Suffolk: Weatherman’s cryptic sign off explained
IT was a bizarre and somewhat abrupt sign-off from a long-term contributor that left many BBC Radio Suffolk listeners rather confused.
But today the mystery behind the station’s final forecast from Weatherquest – delivered in an unusual fashion by expert Steve Western – can be disclosed.
Mr Western, one of the founders of Norwich-based Weatherquest, and his colleagues had been heard on air across the region’s local BBC stations every day for 15 years, but recently the corporation ended the arrangement.
In a playful mood on the morning of his final broadcast, Mr Western decided to confuse the audience – by delivering a message in Anglo Saxon.
“A lot of people have been asking me about it,” said Mr Western. “Nobody else had any idea about what was coming up at all.
“We used to go all around the regional network but the contract basically ended after 15 years.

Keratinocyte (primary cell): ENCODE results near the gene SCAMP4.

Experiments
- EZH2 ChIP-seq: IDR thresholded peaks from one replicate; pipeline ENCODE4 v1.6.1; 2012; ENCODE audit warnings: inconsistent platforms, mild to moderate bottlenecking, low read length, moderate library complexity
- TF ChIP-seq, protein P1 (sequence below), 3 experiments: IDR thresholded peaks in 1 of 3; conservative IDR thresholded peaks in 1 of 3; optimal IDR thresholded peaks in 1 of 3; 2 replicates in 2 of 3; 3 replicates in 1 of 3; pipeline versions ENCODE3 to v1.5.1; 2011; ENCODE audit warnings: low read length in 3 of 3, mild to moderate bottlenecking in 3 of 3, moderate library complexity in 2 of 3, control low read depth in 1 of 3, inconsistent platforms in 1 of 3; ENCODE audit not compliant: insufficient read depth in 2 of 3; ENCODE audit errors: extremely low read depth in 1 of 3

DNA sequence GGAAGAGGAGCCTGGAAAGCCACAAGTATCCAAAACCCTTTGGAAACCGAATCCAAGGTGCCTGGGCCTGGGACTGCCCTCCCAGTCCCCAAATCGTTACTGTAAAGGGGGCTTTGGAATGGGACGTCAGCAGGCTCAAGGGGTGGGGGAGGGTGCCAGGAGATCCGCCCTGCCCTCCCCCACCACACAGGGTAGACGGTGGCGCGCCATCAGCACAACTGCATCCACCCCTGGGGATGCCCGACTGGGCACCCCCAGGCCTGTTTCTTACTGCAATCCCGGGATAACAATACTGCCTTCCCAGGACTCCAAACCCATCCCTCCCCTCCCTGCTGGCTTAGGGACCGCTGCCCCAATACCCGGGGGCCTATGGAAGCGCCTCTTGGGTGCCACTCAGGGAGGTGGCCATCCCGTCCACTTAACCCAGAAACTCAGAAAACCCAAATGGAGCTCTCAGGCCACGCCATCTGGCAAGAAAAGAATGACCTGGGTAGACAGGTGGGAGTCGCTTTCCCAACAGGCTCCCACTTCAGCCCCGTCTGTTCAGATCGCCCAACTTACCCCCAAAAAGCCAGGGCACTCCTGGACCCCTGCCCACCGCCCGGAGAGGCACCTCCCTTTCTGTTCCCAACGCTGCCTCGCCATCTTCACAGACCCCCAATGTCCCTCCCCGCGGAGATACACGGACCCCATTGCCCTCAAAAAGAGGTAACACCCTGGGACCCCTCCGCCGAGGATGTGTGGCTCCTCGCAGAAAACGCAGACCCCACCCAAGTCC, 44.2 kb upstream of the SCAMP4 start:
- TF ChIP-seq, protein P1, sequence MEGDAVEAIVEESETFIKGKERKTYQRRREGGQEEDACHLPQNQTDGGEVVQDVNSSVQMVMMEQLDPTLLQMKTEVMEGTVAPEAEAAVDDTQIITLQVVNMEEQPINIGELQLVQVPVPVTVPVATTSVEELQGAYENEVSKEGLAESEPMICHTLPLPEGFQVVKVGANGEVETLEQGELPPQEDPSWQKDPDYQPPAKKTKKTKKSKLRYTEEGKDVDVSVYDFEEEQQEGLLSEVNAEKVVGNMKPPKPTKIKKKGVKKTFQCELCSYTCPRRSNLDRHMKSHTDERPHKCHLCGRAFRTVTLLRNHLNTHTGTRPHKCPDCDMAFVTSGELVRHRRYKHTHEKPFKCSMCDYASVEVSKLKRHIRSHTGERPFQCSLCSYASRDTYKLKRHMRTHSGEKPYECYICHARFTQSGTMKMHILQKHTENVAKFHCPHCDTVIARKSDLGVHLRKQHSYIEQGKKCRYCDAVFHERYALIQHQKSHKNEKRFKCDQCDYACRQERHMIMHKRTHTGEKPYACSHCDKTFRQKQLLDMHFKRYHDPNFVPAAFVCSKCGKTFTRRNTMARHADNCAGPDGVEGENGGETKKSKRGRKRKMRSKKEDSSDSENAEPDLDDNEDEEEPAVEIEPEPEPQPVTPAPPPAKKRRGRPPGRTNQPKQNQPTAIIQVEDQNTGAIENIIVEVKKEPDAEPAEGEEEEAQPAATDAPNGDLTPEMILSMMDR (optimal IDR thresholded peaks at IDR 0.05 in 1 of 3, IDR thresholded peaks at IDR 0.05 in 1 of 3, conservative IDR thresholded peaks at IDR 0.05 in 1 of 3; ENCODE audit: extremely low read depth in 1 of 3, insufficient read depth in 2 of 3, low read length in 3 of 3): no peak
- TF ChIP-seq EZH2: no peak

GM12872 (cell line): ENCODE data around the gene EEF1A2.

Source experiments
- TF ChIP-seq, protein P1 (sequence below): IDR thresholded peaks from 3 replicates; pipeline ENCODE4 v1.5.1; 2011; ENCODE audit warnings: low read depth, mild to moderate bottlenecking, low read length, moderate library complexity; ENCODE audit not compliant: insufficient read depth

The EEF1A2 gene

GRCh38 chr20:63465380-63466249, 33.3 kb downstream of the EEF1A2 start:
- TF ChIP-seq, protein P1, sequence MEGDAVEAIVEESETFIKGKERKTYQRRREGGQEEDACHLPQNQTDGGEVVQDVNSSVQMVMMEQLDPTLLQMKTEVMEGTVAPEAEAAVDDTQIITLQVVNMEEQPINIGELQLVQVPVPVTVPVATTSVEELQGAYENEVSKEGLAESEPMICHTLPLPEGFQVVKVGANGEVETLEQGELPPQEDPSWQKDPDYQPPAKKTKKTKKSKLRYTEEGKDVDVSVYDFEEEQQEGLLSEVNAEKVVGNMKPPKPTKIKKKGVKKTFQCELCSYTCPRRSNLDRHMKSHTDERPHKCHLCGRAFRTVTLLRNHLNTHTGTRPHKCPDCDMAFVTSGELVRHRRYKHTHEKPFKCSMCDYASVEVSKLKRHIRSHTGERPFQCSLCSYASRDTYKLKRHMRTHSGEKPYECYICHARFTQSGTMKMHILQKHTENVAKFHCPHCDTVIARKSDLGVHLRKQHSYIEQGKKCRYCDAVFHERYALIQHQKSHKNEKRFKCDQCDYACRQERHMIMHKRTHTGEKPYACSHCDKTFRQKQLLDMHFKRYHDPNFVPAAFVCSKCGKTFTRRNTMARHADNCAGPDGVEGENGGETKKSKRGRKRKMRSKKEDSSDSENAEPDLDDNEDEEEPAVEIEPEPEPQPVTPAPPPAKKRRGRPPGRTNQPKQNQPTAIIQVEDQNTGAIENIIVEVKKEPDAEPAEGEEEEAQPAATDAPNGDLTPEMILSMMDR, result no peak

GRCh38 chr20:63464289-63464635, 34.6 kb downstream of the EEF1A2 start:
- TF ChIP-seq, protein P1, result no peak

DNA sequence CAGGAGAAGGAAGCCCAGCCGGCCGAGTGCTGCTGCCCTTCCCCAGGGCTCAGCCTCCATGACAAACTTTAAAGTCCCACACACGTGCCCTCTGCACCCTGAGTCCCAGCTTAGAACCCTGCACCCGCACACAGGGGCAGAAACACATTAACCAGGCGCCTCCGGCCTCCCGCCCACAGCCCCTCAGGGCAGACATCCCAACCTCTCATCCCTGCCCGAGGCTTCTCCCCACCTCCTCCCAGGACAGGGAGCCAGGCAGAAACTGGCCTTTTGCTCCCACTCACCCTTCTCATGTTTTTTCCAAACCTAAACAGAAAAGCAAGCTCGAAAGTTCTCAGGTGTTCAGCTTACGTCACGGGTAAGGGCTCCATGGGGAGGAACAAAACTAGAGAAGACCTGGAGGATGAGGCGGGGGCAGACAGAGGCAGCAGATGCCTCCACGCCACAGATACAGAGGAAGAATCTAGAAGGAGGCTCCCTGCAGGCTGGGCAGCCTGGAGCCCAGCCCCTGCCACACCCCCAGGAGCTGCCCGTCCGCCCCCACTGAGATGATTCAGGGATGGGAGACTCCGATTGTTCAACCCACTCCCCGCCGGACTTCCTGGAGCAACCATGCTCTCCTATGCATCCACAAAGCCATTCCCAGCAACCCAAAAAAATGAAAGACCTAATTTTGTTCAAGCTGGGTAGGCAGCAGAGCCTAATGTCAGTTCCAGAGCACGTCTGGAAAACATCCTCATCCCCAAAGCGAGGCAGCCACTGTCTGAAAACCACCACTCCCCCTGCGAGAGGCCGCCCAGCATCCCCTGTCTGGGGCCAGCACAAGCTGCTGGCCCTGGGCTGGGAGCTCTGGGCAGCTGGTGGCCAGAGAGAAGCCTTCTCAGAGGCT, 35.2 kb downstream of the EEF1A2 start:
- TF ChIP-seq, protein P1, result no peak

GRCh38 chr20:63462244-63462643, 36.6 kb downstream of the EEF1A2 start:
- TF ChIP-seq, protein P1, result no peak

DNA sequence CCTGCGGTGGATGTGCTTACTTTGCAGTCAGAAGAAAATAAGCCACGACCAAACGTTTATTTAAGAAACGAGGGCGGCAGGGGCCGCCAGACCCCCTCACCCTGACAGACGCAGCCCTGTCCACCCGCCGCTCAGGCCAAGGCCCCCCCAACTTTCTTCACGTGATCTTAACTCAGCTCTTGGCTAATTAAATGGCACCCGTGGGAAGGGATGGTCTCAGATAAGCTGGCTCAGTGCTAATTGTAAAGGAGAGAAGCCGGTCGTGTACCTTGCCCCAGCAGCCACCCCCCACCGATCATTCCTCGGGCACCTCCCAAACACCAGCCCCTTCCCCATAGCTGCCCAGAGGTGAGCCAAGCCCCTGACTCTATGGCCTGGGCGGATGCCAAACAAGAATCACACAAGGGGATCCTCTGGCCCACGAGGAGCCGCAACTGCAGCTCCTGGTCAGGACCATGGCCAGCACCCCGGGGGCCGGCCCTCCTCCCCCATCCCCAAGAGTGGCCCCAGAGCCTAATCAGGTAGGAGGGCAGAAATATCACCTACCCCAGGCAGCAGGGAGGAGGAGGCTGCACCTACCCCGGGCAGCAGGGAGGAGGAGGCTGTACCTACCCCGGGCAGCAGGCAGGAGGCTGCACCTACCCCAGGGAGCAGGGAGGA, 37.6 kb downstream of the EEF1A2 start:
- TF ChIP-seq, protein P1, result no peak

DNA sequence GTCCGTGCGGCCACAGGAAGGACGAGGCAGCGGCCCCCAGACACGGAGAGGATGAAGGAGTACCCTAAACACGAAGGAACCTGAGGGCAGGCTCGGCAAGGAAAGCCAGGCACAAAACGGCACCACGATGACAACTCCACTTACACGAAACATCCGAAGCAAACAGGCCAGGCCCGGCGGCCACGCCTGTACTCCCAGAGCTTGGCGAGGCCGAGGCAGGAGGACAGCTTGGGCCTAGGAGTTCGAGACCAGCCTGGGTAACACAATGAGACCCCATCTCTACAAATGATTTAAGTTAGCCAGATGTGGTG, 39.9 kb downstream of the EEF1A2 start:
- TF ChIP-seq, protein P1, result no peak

“It was when it came to the end of my shift – I hung up without any explanation. It was on the Terry Baxter Breakfast Show – he said ‘I don’t know what you said but I hope it wasn’t rude.’
- 1 Greater Anglia warns of further severe disruptions as more strikes planned
- 2 5 of the prettiest villages in Suffolk
- 3 Woman in her 70s dies after serious crash in Hadleigh
- 4 Missing 66-year-old woman from west Suffolk found safe
- 5 McKenna on Hladky and Bakinson futures
- 6 Suffolk's Covid rate trebles as experts warn virus 'hasn't gone away'
- 7 Controversial statue on Stowmarket roundabout gets green light
- 8 Plans for second village school scrapped in favour of bigger site
- 9 Revealed: Where house prices are rising fastest in Suffolk
- 10 Ipswich Town away shirt sales up by 138%!
“The other guys were listening in another room here at Weatherquest and they knew because I had been practising it. They all laughed – I had been plotting it for some time, although I have plotted various things over the years.”
The message he sent out was “Se hoefon sy bleahaewen, se hassuc sy grennes, Ethelbert sy sael” - which translates as “The grass is green, the sky is blue and Ethelbert is happy” – a cryptic joke inspired by Noddy and Big Ears.
“It was a bit of a laugh,” added Mr Western.
Mr Western was one of the founders of Weatherquest, which provides forecasts to businesses and to members of the public.
For more details, visit www.weatherquest.co.uk